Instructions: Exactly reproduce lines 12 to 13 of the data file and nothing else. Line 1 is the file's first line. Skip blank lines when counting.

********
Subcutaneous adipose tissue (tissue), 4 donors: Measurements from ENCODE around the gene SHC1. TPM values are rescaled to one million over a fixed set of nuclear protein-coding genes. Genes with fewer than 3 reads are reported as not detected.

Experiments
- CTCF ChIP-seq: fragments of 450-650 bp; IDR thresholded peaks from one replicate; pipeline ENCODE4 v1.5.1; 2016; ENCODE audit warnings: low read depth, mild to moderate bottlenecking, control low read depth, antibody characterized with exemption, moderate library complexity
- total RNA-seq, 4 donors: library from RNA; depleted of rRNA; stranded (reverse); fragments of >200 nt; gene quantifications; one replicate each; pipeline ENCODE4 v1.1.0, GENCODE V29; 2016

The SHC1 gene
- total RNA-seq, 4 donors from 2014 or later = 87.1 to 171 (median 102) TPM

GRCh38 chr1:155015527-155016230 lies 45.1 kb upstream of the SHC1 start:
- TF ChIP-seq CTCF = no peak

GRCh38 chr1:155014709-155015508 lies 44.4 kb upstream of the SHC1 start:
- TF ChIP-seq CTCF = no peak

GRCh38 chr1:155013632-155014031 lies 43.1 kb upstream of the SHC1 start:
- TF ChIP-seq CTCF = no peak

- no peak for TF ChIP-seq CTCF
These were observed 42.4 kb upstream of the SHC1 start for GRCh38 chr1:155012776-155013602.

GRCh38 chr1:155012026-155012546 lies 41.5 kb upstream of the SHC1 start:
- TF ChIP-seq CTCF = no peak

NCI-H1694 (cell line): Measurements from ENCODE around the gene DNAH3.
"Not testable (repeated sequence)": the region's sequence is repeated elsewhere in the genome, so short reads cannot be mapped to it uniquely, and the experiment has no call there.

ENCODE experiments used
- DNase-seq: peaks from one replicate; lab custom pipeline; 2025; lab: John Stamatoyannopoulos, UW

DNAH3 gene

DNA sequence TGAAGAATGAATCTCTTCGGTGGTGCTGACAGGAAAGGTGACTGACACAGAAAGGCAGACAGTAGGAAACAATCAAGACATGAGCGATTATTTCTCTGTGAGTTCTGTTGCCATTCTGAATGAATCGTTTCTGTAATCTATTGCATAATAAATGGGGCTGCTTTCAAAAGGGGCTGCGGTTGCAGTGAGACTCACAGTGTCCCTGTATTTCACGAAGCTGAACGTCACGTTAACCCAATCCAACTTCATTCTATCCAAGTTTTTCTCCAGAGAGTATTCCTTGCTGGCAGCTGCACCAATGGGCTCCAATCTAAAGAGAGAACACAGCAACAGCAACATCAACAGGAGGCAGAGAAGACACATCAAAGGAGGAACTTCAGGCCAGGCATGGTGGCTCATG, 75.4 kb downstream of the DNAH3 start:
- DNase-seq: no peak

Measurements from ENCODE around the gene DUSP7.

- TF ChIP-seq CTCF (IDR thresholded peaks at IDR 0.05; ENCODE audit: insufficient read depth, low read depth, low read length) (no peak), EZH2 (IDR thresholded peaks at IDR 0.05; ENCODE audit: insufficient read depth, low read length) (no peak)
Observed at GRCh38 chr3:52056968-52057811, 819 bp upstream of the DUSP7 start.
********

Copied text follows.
- TF ChIP-seq CTCF = no peak

- no peak for TF ChIP-seq CTCF